Update: August 2017
From 1 February 2018, medicines that contain low-dose codeine will no longer be available without prescription in pharmacies.
A 2015 Australian study investigated codeine-related deaths over a 10-year period. The analysis has shown some worrying trends, with deaths related to codeine use doubling over the study period. Analysis of the characteristics of people who died from codeine-related overdose suggests a complex population of patients who require careful management by prescribers and pharmacists.
- Codeine-related deaths have doubled between 2000 and 2009: Continued vigilance is required to help minimise harm from codeine use.
- Pharmacists have an important role to play in minimising harm: As codeine is available over the counter, pharmacists are an important source of information and advice for consumers.
- Consumer education is essential: All health professionals should endeavour to inform consumers about the safe use of codeine and preparations containing codeine, including the dangers associated with combining medicines.
Implications for practice
Where data were available, more than half of codeine-related deaths involved people who were prescribed codeine.1 However 40% of people had used over-the- counter products and this suggests a serious issue for clinical practice that involves both prescribers and pharmacists.1
The numbers of patients who died from intentional overdose in this study suggests that prescribers should consider screening for depression and suicide risk prior to prescribing codeine. The high prevalence of substance use problems in patients who died from accidental overdose suggests that prescribers need to consider the risk of substance misuse before prescribing codeine, as is recommended for prescribing Schedule 8 substances.2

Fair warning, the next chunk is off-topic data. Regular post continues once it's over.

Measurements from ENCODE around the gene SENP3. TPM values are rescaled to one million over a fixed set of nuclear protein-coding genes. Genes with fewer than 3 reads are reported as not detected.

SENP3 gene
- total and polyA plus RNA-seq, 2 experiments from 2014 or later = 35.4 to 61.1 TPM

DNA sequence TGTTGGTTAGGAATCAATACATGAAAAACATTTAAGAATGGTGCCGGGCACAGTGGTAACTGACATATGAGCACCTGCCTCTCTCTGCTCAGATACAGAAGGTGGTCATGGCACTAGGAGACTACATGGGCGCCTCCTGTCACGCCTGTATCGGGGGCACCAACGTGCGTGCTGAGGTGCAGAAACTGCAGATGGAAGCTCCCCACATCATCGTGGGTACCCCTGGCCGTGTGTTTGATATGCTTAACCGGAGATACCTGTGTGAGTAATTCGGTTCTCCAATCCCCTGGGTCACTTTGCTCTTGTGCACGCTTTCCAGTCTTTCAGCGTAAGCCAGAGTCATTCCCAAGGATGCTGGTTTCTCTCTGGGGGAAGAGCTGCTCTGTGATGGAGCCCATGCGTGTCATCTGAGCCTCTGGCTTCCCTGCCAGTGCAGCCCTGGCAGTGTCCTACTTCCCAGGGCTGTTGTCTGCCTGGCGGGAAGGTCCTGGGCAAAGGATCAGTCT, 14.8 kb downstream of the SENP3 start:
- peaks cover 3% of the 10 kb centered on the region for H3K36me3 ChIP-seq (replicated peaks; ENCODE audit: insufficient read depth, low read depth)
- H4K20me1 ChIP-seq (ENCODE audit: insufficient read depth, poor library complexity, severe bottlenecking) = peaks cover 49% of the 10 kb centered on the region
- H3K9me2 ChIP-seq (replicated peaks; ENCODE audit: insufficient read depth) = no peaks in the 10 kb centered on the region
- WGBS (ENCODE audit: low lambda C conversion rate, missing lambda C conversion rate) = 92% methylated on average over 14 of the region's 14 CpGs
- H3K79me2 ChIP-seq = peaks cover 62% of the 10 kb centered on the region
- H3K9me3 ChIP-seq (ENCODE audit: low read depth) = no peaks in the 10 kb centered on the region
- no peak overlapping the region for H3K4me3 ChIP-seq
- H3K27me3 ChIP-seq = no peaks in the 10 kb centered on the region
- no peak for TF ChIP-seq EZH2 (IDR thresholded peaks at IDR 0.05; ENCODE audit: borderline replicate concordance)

Prescribers need to be aware that codeine metabolism is dependent on the activity of cytochrome P450 2D6. Genetic variation in this enzyme produces some individuals (about 1%–2% of the white population) who are classed as ultrarapid metabolisers and have a greater risk of adverse events such as respiratory depression and fatal overdose due to the greater conversion of codeine to morphine.1,3 Conversely, poor metabolisers (about 5%–10% of the white population) have little codeine converted to morphine and therefore receive little analgesic benefit.1,3
Patient education is essential whether codeine is prescribed or dispensed over the counter. Pharmacists play a key role ensuring patients understand the potential dangers of codeine, particularly when taken in combination with other medicines (ie, benzodiazepines or opioids). Patients also need to understand the harms associated with combination products, such as paracetamol–codeine combinations or cold and flu medicines.
Potential rescheduling of codeine
The Therapeutic Goods Administration (TGA) has published a proposal to recommend that all over-the-counter medicines containing codeine be rescheduled as prescription-only medicines. The final decision will not be made until late November 2015.4
- Roxburgh A, Hall WD, Burns L, et al. Trends and characteristics of accidental and intentional codeine overdose deaths in Australia. Med J Aust 2015;203:299. [PubMed].
- Expert Group for Analgesics. Therapeutic Guidelines: Analgesic Version 6. Therapeutic Guidelines Ltd, 2012 [eTG online] (accessed 8 October 2015).
- Crews KR, Gaedigk A, Dunnenberger HM, et al. Clinical Pharmacogenetics Implementation Consortium guidelines for cytochrome P450 2D6 genotype and codeine therapy: 2014 update. Clin Pharmacol Ther 2014;95:376-82. [PubMed].
- Therapeutic Goods Administration. Proposal for the re-scheduling of Codeine products. Canberra: Department of Health, 2015. [Online] (accessed 8 October 2015).